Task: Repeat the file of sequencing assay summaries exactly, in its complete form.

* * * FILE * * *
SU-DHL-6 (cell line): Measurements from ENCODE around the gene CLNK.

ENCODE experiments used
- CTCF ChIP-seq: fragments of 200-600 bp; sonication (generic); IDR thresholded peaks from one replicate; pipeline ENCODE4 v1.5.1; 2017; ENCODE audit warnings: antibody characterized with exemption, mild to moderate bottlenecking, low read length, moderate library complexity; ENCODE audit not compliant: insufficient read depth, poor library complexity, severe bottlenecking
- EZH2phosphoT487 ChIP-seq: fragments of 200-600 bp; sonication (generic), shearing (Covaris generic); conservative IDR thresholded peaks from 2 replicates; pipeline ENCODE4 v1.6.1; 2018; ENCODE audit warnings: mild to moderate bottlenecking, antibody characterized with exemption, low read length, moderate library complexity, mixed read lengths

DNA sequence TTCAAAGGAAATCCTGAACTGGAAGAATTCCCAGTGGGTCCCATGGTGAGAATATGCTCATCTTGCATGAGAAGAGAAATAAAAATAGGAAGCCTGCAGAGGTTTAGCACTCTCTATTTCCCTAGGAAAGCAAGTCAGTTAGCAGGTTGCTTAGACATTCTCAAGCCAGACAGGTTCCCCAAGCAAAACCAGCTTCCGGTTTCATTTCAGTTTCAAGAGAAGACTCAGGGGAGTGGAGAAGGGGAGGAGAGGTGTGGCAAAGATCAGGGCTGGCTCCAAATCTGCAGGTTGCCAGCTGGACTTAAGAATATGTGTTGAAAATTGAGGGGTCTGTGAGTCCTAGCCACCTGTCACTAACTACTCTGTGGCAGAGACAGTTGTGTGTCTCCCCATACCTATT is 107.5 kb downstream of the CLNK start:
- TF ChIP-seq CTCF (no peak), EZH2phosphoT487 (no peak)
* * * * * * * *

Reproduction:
SU-DHL-6 (cell line): Measurements from ENCODE around the gene CLNK.

ENCODE experiments used
- CTCF ChIP-seq: fragments of 200-600 bp; sonication (generic); IDR thresholded peaks from one replicate; pipeline ENCODE4 v1.5.1; 2017; ENCODE audit warnings: antibody characterized with exemption, mild to moderate bottlenecking, low read length, moderate library complexity; ENCODE audit not compliant: insufficient read depth, poor library complexity, severe bottlenecking
- EZH2phosphoT487 ChIP-seq: fragments of 200-600 bp; sonication (generic), shearing (Covaris generic); conservative IDR thresholded peaks from 2 replicates; pipeline ENCODE4 v1.6.1; 2018; ENCODE audit warnings: mild to moderate bottlenecking, antibody characterized with exemption, low read length, moderate library complexity, mixed read lengths

DNA sequence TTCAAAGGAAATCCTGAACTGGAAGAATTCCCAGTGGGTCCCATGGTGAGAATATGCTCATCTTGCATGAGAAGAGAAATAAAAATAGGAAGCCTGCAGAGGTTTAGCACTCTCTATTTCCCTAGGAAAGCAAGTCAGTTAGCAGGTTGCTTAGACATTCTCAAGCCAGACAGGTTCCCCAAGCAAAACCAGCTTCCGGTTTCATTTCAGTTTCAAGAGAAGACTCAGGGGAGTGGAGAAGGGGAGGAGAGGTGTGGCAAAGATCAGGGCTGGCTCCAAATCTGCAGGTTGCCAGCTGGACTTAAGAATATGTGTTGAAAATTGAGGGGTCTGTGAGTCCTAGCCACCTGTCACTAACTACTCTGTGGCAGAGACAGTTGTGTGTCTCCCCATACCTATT is 107.5 kb downstream of the CLNK start:
- TF ChIP-seq CTCF (no peak), EZH2phosphoT487 (no peak)